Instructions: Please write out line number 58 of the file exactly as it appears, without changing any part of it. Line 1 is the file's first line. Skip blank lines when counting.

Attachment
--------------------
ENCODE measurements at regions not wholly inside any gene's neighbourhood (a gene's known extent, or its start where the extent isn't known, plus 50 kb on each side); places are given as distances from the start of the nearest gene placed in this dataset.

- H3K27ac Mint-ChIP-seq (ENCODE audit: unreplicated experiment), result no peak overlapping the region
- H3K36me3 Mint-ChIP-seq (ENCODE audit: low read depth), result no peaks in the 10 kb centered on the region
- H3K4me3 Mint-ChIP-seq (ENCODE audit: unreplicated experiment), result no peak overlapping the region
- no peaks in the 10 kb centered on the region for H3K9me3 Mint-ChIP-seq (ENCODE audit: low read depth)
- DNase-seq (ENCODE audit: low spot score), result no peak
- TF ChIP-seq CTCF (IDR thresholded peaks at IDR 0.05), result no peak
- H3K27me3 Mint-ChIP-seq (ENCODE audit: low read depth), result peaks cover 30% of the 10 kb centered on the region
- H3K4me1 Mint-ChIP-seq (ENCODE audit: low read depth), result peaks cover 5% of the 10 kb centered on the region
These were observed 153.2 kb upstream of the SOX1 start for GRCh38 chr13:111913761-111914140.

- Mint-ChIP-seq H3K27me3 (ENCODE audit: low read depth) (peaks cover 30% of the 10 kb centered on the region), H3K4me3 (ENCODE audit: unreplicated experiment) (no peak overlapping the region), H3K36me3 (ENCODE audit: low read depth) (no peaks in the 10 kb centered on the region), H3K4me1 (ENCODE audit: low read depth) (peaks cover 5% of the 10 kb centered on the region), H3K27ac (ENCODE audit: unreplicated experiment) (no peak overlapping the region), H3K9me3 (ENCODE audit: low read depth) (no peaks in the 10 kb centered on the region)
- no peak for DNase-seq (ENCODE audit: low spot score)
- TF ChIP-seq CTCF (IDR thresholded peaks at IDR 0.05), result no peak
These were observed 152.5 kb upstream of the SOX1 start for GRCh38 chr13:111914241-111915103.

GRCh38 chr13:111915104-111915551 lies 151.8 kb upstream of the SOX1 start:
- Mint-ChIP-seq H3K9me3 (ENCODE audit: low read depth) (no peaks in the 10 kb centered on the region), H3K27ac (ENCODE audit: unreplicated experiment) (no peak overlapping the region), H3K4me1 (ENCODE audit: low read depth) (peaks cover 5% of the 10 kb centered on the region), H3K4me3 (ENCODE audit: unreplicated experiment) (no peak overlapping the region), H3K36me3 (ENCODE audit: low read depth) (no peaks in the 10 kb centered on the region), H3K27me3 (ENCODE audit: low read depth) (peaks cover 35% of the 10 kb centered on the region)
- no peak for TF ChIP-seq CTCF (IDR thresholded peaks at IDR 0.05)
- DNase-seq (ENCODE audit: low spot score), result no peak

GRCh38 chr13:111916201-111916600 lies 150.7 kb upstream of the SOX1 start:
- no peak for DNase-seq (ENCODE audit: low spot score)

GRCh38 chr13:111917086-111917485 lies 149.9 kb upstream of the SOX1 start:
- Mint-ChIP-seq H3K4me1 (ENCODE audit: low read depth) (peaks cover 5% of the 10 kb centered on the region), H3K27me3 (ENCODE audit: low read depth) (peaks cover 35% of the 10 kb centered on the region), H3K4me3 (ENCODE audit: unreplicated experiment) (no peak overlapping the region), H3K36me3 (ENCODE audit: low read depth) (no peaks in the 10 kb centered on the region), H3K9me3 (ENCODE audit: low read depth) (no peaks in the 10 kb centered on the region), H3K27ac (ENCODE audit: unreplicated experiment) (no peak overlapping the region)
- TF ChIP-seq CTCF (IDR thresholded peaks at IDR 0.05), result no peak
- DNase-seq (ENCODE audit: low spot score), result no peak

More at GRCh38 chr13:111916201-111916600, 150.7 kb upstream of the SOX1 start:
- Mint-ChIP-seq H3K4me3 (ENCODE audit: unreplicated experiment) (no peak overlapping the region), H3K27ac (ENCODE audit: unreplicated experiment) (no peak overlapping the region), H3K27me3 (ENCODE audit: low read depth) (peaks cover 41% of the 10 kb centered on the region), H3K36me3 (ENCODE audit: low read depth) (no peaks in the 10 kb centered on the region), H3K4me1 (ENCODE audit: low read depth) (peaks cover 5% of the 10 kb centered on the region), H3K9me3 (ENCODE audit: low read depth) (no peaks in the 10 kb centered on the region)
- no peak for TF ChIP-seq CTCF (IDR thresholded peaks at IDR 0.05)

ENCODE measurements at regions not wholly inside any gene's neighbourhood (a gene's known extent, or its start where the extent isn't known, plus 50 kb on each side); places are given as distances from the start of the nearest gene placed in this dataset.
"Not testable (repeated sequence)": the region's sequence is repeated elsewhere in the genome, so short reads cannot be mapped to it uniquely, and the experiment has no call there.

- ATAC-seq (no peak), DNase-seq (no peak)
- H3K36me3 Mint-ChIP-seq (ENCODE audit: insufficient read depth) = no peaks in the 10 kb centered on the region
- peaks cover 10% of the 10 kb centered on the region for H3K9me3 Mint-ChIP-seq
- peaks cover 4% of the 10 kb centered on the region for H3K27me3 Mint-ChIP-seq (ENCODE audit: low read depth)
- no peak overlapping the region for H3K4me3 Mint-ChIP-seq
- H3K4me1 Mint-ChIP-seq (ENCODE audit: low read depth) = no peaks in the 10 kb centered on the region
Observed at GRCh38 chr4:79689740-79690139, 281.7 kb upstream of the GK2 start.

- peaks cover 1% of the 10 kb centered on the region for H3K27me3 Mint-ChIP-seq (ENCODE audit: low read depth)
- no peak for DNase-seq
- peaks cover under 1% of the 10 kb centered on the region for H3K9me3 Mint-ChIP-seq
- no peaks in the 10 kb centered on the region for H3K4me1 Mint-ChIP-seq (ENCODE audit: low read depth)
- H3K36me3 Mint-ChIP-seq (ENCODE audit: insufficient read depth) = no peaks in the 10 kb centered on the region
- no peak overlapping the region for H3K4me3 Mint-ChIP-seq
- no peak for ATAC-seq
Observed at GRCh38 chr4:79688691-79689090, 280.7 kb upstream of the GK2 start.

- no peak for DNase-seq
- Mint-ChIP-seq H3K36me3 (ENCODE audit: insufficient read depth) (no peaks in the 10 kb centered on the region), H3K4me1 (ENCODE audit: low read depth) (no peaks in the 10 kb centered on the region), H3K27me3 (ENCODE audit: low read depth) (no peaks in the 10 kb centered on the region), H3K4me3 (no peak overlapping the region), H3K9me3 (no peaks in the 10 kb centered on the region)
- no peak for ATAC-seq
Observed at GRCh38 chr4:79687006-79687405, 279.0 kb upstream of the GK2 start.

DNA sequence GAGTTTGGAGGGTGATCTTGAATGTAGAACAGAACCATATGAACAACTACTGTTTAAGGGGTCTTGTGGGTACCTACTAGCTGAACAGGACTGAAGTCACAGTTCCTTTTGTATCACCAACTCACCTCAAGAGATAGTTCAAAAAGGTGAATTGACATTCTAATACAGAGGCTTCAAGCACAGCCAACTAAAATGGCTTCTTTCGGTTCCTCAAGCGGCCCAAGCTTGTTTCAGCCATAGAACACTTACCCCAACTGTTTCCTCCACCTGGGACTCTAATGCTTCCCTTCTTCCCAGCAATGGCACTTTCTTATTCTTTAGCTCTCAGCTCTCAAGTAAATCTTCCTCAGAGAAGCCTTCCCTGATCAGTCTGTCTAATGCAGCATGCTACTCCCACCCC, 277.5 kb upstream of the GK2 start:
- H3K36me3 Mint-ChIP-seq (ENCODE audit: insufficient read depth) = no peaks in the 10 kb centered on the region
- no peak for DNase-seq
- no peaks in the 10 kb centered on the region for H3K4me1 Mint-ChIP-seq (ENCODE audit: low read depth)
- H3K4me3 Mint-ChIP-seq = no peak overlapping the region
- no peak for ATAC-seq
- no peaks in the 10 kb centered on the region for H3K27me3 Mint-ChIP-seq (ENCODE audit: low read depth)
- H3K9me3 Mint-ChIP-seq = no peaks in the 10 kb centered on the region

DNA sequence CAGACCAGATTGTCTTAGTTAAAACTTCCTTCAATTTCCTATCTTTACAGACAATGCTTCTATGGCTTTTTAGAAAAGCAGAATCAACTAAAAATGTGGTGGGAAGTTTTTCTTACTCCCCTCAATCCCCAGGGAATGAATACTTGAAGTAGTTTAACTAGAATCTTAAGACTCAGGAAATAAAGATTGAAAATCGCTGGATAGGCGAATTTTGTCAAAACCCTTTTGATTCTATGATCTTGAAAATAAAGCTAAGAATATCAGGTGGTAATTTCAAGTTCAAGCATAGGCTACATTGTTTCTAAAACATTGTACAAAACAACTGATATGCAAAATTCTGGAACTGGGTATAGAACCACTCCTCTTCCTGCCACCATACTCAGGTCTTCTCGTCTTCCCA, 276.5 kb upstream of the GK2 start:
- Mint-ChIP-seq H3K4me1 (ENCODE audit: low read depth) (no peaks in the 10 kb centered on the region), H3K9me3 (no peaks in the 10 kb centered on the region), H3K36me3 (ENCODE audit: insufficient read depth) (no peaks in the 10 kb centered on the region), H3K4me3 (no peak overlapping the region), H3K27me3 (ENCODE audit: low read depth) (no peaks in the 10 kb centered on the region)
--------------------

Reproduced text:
- Mint-ChIP-seq H3K4me1 (ENCODE audit: low read depth) (no peaks in the 10 kb centered on the region), H3K9me3 (no peaks in the 10 kb centered on the region), H3K36me3 (ENCODE audit: insufficient read depth) (no peaks in the 10 kb centered on the region), H3K4me3 (no peak overlapping the region), H3K27me3 (ENCODE audit: low read depth) (no peaks in the 10 kb centered on the region)